Those who participate in 401(K) are more likely to participate in an IRA as a way to boost their savings and investments towards a more secure retirement. The total assets invested in IRA and similar accounts have grown to $7.6 Trillion. Are you in that pool or should you jump in. Since there is a cap on how much you can contribute and control your 401(K) plan, IRA accounts are increasingly important and give you more control.

Understand stocks.

Most people have experienced or lived through the tech bubble (1999–2000) and the terrible recession (2007–2008). Retirement accounts were slashed in half and young people are understandable leery when it comes to the markets. As a 10 year old my buddy Eric witnessed his family’s financial struggles after the bubble bust only to graduate from college at the height of the worst recession since the depression. Leaves a mark!

Eric and other young people may be most jaded about the markets but will be the best investors since their experiences prepare them to be realistic.

I strongly believe that with more education people will see what the real markets are and how they function. For instance don’t assume markets are a get rich quick scheme. Bill Gates YES because he created a successful business. Warren Buffett YES because he is an investing phenom. An average person should expect the historical 8% returns. Some years are great while others are not: be realistic. Anyone who talks about guaranteed returns in stock investments should be escorted out the door by the scruff of their neck. Boom times and RECESSIONS are part of our economic cycles. On average we will have 8 years of growth and then a recession. With such knowledge we can position ourselves to cut losses in a slowdown or take advantage when the stocks go down. We have an annual ritual called black Friday. We position ourselves knowing that we can grab some great stuff at great discounts when that time of the year comes. When recessions hit stocks go on discount and that is the best time to buy. Dividends are your best friend. More than 60% of your returns will come from dividend and dividend reinvestment so don’t look down on those maligned investments. Investments are about risk and the degree of risk varies. I’m not endorsing it but Coca Cola Company has been publicly traded since 1920. There are similar household names you can dig up and invest in.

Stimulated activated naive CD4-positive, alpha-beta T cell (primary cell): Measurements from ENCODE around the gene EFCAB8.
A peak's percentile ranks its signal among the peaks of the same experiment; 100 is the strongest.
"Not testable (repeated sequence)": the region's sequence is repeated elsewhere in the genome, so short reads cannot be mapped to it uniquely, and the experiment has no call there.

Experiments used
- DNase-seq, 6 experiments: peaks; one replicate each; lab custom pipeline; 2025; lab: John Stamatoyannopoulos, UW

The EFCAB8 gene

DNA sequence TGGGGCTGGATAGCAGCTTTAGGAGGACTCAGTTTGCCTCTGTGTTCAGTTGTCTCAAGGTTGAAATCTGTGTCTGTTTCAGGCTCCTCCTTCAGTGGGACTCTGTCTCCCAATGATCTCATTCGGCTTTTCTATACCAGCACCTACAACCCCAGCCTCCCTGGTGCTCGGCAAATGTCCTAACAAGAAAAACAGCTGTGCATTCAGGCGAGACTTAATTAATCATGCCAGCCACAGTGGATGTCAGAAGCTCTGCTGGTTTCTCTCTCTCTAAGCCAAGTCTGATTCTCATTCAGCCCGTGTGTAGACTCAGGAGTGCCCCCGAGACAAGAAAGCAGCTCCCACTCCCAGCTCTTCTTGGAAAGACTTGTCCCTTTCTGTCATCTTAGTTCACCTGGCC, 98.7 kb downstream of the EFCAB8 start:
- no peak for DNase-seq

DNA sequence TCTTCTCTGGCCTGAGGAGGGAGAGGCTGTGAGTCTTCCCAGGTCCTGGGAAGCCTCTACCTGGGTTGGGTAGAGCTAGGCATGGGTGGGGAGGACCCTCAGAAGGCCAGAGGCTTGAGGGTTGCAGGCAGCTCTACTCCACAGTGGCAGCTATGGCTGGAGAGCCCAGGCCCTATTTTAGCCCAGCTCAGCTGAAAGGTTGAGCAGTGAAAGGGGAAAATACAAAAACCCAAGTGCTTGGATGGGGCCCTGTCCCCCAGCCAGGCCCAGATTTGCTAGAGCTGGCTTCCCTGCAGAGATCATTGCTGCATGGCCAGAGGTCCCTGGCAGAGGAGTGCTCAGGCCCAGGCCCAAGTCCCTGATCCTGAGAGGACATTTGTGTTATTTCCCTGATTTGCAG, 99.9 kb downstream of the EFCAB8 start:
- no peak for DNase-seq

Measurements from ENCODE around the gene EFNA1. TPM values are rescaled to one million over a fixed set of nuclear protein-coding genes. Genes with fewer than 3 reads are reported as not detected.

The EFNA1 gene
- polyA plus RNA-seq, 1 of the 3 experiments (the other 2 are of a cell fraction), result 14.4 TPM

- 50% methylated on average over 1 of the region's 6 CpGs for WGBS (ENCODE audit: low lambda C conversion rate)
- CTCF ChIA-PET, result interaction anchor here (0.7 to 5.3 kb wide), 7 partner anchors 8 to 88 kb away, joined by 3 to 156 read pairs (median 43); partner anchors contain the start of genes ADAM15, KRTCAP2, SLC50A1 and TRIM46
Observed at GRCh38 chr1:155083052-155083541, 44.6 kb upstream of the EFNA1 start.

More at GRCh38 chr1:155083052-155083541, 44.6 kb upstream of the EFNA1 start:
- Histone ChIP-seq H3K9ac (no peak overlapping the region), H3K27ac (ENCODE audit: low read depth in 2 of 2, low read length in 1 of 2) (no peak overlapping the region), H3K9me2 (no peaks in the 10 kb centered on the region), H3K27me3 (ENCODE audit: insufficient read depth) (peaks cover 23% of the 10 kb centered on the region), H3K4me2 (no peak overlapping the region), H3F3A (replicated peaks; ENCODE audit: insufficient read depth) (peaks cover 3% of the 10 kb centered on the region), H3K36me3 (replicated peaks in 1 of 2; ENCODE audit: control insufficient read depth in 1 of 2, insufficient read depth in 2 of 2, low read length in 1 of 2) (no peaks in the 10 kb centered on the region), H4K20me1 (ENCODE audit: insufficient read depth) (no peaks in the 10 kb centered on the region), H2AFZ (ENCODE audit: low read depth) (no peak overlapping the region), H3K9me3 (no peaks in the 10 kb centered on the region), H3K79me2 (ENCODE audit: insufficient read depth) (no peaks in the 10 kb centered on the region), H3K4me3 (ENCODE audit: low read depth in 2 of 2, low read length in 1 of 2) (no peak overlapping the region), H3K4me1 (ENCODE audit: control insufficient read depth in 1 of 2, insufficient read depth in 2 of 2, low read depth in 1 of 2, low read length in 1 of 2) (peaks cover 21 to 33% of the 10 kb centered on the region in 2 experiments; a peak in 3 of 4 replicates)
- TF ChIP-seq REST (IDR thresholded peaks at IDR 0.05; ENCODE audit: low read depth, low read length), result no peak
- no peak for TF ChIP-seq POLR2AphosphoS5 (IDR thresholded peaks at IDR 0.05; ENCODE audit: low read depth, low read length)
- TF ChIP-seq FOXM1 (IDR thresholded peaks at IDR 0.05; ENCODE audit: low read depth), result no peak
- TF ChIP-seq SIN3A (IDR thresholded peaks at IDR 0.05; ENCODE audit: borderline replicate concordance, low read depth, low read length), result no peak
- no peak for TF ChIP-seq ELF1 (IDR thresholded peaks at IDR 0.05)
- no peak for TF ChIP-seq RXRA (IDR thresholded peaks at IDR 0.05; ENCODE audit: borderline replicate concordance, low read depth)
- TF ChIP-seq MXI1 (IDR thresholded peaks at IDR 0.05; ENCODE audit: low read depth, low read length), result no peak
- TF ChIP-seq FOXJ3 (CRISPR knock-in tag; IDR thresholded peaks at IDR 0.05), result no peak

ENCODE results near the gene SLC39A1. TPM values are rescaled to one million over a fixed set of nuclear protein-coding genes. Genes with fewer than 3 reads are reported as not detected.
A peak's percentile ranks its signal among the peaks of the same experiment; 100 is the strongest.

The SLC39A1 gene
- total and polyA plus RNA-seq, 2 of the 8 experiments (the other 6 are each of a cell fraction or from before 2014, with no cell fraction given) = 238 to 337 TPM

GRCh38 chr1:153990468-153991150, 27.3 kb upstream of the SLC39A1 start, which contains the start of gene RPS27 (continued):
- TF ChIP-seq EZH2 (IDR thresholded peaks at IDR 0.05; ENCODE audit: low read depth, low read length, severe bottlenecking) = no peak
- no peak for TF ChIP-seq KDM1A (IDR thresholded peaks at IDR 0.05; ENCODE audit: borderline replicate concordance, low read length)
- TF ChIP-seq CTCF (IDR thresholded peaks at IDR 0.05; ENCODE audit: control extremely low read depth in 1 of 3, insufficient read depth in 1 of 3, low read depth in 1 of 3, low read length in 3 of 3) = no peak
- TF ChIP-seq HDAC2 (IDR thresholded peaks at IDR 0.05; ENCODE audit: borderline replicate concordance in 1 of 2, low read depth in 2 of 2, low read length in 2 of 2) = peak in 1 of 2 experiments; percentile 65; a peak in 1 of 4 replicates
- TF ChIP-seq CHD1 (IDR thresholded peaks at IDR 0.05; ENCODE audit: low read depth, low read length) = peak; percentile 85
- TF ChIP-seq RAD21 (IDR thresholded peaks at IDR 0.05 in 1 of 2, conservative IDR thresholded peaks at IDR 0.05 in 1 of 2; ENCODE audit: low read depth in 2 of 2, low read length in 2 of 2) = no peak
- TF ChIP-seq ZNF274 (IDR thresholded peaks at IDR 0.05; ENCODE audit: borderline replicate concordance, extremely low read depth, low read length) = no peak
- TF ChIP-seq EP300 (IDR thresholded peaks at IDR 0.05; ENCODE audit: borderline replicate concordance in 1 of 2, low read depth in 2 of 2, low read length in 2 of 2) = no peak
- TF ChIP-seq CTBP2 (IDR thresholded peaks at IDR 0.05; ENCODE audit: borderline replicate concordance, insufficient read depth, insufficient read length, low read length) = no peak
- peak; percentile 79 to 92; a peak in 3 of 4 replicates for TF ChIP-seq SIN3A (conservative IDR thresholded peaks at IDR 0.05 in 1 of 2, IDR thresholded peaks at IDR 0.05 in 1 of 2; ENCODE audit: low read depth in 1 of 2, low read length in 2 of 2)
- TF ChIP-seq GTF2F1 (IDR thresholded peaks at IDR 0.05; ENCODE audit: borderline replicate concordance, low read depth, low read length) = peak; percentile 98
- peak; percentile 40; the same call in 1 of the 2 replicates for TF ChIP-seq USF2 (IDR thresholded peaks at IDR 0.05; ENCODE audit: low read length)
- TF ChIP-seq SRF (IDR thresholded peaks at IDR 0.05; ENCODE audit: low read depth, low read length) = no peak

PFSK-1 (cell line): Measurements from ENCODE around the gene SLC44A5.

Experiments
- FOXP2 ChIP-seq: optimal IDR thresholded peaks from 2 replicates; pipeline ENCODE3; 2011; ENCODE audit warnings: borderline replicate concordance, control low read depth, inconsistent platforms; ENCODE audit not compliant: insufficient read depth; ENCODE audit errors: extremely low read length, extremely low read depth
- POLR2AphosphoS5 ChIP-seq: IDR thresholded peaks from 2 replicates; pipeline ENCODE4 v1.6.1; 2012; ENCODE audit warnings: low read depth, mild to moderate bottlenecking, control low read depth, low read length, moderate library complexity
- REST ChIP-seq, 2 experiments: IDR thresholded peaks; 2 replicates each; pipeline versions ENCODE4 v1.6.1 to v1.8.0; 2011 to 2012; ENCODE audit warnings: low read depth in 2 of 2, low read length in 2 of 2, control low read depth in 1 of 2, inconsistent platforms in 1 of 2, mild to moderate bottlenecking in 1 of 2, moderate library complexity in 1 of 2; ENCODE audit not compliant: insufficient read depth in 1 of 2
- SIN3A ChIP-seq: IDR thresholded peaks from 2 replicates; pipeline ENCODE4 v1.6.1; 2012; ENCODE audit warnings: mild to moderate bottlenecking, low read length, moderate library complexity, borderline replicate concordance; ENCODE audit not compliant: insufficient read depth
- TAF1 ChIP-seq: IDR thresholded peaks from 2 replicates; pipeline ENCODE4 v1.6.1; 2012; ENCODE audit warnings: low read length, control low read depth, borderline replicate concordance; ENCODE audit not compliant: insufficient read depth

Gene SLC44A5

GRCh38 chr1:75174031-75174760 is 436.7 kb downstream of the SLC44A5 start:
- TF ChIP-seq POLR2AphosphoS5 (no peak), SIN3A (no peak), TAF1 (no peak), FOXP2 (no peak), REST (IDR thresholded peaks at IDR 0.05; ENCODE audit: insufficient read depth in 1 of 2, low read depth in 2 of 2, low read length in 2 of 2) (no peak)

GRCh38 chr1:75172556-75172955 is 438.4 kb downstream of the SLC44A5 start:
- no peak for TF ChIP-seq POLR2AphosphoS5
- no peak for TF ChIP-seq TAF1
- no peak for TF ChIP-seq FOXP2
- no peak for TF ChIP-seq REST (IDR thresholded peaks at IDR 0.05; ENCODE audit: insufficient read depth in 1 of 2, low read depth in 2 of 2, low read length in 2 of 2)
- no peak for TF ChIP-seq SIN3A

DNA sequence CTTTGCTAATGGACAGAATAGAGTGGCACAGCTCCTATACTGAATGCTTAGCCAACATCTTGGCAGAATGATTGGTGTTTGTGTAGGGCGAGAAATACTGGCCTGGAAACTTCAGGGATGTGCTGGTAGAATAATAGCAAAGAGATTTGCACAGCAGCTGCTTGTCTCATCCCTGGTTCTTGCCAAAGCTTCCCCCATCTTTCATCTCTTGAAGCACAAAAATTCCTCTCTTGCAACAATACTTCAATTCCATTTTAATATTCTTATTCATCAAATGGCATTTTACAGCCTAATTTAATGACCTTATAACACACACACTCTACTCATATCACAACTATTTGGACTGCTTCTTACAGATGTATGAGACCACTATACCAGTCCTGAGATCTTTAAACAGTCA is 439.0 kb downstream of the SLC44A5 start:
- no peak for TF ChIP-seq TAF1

Company stock

A company stock comes with obvious risk: your job and retirement are tied to that one company. On the other hand if you are informed and educated company stocks may (and this depends on the company) be a great option. You may get a discount purchasing company stock and if it pays dividends, reinvestment is free. There are dwindling programs like DRIP where one can purchase investments directly from the company without going through a broker (fees)

Professionals, academics and others will say there is not room for “dumb money” (that’s what they call retail or small investors) in the stock market. I beg to differ. It cheaper to buy stocks than it was 20–30 years ago. I should know I stuffed envelopes at a stock broker’s office in 1995. There is more research and information out there for just about anyone to learn and be great at investing. That stuff was not freely available in ’95. As long as we don’t get caught up with the language and games that professionals play we can curve our own lane and participate in our economic liberation. W can do this by investing in what we know and what we understand. If you pay a utility bill, a phone bill, eat out, buy clothes, eat cereals, brush your teeth, or partake in any such daily habits and task you can find a company you can invest in. There are resources that show what the experts invest in: monkey see monkey do.